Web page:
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Grown-ups can ‘Play Well’, too!

2 min read

Are you still having fun in your midlife? Our society tends to dismiss play for adults. Most of the time we are so absorbed by our daily routines that we forget what a huge impact the art of playing could have on our wellbeing. Play is perceived as unproductive, petty or even a guilty pleasure. The notion is that once we reach adulthood, it’s time to get serious. And between personal and professional responsibilities, there’s no time to play.

Now, a new exhibition in London – Play Well- from Wellcome Collection pitches the idea of play as “not just inherent, but also a necessary element for culture.”

Play Well’ explores how play transforms both childhood and society. Using displays of historic toys and games, artworks and design, this exhibition investigates how play develops social bonds, emotional resilience and physical wellbeing. From video games, playing blocks, comic strips and images of children playing in different environments such as playgrounds in the 1950s or refugee camps, to a play space by Adam James, it examines the relevance of play in the adult world and its vital role in fostering imagination, enabling independent thought and challenging the status quo. It also features the work of early education philosopher Jean Jacques Rousseau and other theorists, as well as a chart that traces the evolution of LEGO ® products and pioneering playground designs by Dutch architect Aldo Van Eyck.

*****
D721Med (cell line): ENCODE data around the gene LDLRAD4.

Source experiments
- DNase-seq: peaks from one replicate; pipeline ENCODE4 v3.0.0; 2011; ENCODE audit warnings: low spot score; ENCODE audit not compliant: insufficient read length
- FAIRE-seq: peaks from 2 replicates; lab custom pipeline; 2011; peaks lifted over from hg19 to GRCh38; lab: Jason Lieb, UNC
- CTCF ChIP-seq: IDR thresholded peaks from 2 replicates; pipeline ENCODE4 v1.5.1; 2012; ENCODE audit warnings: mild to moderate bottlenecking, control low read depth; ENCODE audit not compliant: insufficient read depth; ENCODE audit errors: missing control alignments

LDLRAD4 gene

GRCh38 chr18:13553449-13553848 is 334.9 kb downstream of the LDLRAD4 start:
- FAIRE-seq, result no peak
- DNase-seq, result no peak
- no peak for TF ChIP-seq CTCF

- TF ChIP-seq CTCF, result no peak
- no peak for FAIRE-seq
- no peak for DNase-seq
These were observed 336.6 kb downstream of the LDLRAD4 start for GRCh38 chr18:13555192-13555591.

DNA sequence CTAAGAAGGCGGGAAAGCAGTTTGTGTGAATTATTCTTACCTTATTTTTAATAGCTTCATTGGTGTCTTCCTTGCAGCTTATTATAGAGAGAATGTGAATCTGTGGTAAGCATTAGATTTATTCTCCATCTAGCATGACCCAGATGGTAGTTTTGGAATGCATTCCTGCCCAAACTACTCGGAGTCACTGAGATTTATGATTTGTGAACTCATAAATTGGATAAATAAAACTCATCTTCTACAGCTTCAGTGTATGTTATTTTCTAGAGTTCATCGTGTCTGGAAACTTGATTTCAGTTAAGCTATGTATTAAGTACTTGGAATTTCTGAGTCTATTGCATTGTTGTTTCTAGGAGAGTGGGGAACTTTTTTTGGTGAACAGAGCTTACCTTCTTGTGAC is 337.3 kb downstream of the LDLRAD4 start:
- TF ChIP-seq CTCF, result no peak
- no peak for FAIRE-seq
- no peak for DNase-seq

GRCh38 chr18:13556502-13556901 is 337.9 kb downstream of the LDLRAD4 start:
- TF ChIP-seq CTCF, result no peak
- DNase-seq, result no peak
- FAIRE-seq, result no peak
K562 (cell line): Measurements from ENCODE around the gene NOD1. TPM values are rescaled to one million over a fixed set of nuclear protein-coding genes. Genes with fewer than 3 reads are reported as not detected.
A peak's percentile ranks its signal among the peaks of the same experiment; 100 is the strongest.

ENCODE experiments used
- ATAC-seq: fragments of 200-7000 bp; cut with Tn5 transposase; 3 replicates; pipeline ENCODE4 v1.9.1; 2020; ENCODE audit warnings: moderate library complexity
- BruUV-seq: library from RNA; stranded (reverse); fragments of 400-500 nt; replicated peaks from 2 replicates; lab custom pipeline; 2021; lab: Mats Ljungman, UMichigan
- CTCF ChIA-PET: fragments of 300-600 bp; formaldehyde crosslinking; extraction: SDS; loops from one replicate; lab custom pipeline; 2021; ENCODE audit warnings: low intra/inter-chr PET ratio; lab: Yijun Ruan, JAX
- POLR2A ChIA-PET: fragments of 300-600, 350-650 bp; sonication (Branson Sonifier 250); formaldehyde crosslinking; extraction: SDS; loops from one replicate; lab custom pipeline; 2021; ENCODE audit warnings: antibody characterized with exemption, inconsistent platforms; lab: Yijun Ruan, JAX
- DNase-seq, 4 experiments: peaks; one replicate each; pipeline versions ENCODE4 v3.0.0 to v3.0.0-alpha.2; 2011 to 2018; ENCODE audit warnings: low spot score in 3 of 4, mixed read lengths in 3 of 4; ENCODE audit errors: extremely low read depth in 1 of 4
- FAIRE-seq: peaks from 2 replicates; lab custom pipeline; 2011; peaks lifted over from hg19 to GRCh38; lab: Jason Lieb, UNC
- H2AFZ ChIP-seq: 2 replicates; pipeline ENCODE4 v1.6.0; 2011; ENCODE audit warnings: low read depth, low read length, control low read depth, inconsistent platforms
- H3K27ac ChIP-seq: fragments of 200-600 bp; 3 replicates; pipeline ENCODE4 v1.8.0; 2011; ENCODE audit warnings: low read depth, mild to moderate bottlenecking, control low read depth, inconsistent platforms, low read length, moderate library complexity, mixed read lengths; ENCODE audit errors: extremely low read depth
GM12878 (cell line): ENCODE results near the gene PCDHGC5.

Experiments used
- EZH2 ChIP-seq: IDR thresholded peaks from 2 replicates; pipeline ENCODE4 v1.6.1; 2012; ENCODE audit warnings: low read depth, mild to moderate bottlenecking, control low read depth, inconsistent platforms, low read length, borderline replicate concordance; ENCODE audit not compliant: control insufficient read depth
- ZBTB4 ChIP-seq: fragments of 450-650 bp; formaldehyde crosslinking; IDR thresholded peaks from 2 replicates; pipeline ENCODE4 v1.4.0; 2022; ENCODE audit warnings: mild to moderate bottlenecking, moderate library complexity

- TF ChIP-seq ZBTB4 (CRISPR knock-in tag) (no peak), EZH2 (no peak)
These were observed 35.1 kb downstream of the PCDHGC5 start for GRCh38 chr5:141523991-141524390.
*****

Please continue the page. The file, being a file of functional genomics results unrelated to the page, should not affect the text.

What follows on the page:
It’s not an exhibition necessarily aimed at children – says the curator Emily Sargent– though we think children will get a lot out of it because it shows their experience writ large, but it feels important that it is an environment that takes them into account

Artist Adam James, in particular, examines the importance of LARP (live-action role play) in adulthood. A way to immerse ourselves in fictional worlds and experience how others might live the same experience. A way for empathising with and being other than yourself. Remember that play is important for all aspects of our lives, including creativity and relationships. Give yourself permission to play every day: it can add joy to life, relieve stress, supercharge learning, and connect you to others and the world around you.

SEE ALSO:  Is Menopause Different for Women of Colour?

PLAY WELL runs to 8 March. Wellcome Collection, Euston Road, London NW1

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